Updated Sunday 15 May, 2011 12:18 PM

   Headlines  |  Alternate Histories  |  International Edition

Home Page


Alternate Histories

International Edition

List of Updates

Want to join?

Join Writer Development Section

Writer Development Member Section

Join Club ChangerS


Chris Comments

Book Reviews


Letters To The Editor


Links Page

Terms and Conditions



Alternate Histories

International Edition

Alison Brooks



Other Stuff


If Baseball Integrated Early


Today in Alternate History

This Day in Alternate History Blog








Blind Pigs by Steve Payne and Stéphane Dumas

Author says: what if Detroit had been chosen as the venue for the 1968 Summer Olympics? Please note that the opinions expressed in this post do not necessarily reflect the views of the author(s).

October 18th 1963,

on this day at the sixtieth International Olympic Committee Session in Baden-Baden, West Germany, Detroit finished ahead of bids from Mexico City, Buenos Aires and Lyon to host the Games of the XIX Olympiad.
Watch The Detroit You've Never Met on Youtube

"his would have hurt the Olympic movement, and the race problems in the US would have become even more of a subject for international debate and comment than they actually were." - reader's commentThe contrived image of a multi-ethnic metropolis of brotherhood was shattered by the deadliest and most destructive riots in American history occurring less than twelve months before the opening ceremony was scheduled to begin.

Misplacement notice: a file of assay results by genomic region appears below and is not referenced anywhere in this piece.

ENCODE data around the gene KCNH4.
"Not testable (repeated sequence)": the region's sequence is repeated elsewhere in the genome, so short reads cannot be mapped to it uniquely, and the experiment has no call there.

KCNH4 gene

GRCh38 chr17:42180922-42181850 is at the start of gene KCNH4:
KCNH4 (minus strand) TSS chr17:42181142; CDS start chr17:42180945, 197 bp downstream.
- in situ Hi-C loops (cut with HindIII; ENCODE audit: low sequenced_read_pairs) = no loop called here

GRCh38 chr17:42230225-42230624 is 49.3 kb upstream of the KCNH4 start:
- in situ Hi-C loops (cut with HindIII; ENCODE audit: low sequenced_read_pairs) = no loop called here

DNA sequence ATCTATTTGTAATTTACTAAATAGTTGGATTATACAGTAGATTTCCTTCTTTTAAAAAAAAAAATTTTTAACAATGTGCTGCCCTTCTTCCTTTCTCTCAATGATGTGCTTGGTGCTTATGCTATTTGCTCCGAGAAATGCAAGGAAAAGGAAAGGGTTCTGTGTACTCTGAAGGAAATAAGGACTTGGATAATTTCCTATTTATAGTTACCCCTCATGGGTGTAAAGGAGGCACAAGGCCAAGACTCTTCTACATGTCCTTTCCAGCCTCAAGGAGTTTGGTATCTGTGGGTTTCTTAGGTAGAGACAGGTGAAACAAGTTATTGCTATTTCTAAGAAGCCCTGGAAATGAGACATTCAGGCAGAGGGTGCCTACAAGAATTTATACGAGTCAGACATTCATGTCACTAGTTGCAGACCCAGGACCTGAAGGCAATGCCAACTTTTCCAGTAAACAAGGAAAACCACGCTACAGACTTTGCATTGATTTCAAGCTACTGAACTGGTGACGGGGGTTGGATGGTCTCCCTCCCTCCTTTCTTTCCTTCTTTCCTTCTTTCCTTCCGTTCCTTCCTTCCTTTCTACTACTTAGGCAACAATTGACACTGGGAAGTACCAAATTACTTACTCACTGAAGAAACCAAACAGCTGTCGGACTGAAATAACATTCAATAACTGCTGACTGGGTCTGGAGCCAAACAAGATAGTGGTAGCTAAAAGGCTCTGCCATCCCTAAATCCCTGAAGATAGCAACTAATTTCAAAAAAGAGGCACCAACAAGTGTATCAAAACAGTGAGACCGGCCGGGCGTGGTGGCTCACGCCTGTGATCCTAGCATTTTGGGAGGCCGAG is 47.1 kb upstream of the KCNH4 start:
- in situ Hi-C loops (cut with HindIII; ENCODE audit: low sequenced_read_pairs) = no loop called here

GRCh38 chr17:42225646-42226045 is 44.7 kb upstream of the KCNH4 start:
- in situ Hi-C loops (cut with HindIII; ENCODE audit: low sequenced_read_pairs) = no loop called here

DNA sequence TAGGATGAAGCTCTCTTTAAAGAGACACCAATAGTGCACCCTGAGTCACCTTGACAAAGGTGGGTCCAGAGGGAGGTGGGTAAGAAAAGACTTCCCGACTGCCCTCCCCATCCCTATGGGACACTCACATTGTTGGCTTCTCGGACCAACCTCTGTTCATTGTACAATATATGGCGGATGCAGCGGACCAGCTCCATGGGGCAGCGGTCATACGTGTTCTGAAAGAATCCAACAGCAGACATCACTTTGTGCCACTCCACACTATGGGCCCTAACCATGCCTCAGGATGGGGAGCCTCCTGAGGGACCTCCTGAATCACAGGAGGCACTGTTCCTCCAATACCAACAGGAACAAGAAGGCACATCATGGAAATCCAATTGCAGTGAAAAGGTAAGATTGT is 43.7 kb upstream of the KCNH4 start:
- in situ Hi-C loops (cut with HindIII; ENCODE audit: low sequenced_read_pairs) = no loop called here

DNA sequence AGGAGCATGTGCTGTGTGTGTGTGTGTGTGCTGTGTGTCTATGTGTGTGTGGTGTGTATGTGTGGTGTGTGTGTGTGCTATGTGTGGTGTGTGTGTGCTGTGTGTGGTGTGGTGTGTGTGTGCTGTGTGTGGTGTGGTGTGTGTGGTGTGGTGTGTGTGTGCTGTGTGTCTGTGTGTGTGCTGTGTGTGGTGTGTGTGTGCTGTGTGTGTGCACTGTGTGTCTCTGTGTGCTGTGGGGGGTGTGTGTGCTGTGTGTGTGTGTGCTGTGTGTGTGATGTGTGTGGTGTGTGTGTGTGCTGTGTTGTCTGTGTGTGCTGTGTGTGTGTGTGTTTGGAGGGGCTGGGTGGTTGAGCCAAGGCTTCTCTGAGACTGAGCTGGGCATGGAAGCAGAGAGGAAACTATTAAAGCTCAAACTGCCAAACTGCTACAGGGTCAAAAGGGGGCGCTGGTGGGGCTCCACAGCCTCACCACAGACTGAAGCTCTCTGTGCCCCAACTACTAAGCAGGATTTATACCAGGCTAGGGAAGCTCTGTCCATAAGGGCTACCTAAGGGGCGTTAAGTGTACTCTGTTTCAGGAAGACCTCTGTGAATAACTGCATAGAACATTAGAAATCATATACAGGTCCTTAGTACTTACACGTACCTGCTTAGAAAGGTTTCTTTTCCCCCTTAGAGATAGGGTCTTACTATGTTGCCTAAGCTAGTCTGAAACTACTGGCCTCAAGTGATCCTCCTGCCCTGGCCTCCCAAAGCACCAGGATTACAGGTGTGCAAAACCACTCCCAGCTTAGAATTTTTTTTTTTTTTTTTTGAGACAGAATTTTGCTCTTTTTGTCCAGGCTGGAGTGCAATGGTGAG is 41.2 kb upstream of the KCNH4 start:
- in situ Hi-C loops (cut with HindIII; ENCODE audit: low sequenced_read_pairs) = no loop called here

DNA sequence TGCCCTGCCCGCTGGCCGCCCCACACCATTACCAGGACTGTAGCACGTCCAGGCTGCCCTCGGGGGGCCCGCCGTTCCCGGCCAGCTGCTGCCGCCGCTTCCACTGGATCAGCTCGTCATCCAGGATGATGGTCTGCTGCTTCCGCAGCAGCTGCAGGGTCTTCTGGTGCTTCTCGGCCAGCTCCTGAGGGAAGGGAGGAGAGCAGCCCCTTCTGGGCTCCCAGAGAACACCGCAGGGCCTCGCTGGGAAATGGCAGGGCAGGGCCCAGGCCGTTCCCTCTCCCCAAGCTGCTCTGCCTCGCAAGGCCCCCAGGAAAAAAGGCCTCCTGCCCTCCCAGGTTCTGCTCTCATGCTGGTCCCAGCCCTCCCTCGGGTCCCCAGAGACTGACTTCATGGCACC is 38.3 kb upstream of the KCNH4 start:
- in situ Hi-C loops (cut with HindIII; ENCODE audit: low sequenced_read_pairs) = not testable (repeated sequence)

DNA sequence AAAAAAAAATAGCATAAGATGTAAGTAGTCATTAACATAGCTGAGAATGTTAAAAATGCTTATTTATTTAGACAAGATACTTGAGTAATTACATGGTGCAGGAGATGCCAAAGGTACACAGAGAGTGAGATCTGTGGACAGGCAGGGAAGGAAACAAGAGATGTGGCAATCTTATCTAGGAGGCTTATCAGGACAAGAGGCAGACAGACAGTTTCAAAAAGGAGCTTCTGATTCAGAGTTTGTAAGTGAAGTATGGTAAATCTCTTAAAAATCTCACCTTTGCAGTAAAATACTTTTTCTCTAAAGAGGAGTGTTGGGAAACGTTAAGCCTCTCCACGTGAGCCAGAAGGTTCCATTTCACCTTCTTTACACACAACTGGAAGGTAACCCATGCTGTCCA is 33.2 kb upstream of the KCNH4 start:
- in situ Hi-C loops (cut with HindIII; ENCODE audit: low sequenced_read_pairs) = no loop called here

The precipitating event began on the corner of 12th and Clairmount streets when police raided an unlicensed, after-hours bar then known as a "blind pig" in the early morning hours of Sunday, July 23, 1967. The violence escalated immediately as the police initiated confrontations with patrons and also observers.

"I'd say there'd have been a loud call to relocate the Olympics. It would probably have failed, but the Olympics would have taken place under a harsh glare of international scrutiny. " - reader's commentThe African American State Senator Coleman A. Young arrived in the city's Near West Side hoping to reduce tensions on both sides by serving as an arbitrator, Meanwhile, higher authorities had already disregarded peaceful solutions and determined that force was required. Accordingly, Governor George Romney ordered the Michigan National Guard into Detroit, and President Lyndon B. Johnson sent in the Army.

The tragic result was forty-three dead (including Coleman A. Young), 467 injured, over 7200 arrests, and more than 2000 buildings destroyed. The riot was prominently featured in the news media, with live television coverage, extensive newspaper reporting, and extensive stories in Time and Life magazines.

Author says to view guest historian's comments on this post please visit the Today in Alternate History web site.

Steve Payne, Editor of Today in Alternate History, a Daily Updating Blog of Important Events In History That Never Occurred Today. Follow us on Facebook, Myspace and Twitter.

Imagine what would be, if history had occurred a bit differently. Who says it didn't, somewhere? These fictional news items explore that possibility. Possibilities such as America becoming a Marxist superpower, aliens influencing human history in the 18th century and Teddy Roosevelt winning his 3rd term as president abound in this interesting fictional blog.


Site Meter


Hit Counter